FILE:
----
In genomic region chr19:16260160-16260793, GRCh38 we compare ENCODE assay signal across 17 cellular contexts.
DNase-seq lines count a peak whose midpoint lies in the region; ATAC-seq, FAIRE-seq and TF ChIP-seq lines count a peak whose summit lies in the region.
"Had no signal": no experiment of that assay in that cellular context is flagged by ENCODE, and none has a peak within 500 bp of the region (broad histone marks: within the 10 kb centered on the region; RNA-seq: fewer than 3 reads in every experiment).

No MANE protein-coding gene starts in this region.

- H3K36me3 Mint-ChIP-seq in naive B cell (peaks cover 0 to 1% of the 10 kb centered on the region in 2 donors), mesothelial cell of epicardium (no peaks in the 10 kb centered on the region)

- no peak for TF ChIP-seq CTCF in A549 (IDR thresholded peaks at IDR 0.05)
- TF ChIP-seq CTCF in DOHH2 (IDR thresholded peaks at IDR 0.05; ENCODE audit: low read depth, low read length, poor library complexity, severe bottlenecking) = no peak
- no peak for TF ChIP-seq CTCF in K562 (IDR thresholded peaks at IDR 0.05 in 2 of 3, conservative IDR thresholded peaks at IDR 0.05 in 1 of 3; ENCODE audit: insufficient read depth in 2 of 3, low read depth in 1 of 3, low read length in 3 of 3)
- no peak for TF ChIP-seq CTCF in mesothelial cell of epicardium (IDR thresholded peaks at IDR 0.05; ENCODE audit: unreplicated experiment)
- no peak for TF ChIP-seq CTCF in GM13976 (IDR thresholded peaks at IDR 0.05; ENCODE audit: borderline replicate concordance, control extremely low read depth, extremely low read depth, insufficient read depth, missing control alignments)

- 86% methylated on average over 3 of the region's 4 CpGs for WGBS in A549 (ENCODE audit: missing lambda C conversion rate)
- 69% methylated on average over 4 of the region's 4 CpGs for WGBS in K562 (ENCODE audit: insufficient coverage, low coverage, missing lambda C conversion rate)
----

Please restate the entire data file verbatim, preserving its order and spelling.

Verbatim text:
In genomic region chr19:16260160-16260793, GRCh38 we compare ENCODE assay signal across 17 cellular contexts.
DNase-seq lines count a peak whose midpoint lies in the region; ATAC-seq, FAIRE-seq and TF ChIP-seq lines count a peak whose summit lies in the region.
"Had no signal": no experiment of that assay in that cellular context is flagged by ENCODE, and none has a peak within 500 bp of the region (broad histone marks: within the 10 kb centered on the region; RNA-seq: fewer than 3 reads in every experiment).

No MANE protein-coding gene starts in this region.

- H3K36me3 Mint-ChIP-seq in naive B cell (peaks cover 0 to 1% of the 10 kb centered on the region in 2 donors), mesothelial cell of epicardium (no peaks in the 10 kb centered on the region)

- no peak for TF ChIP-seq CTCF in A549 (IDR thresholded peaks at IDR 0.05)
- TF ChIP-seq CTCF in DOHH2 (IDR thresholded peaks at IDR 0.05; ENCODE audit: low read depth, low read length, poor library complexity, severe bottlenecking) = no peak
- no peak for TF ChIP-seq CTCF in K562 (IDR thresholded peaks at IDR 0.05 in 2 of 3, conservative IDR thresholded peaks at IDR 0.05 in 1 of 3; ENCODE audit: insufficient read depth in 2 of 3, low read depth in 1 of 3, low read length in 3 of 3)
- no peak for TF ChIP-seq CTCF in mesothelial cell of epicardium (IDR thresholded peaks at IDR 0.05; ENCODE audit: unreplicated experiment)
- no peak for TF ChIP-seq CTCF in GM13976 (IDR thresholded peaks at IDR 0.05; ENCODE audit: borderline replicate concordance, control extremely low read depth, extremely low read depth, insufficient read depth, missing control alignments)

- 86% methylated on average over 3 of the region's 4 CpGs for WGBS in A549 (ENCODE audit: missing lambda C conversion rate)
- 69% methylated on average over 4 of the region's 4 CpGs for WGBS in K562 (ENCODE audit: insufficient coverage, low coverage, missing lambda C conversion rate)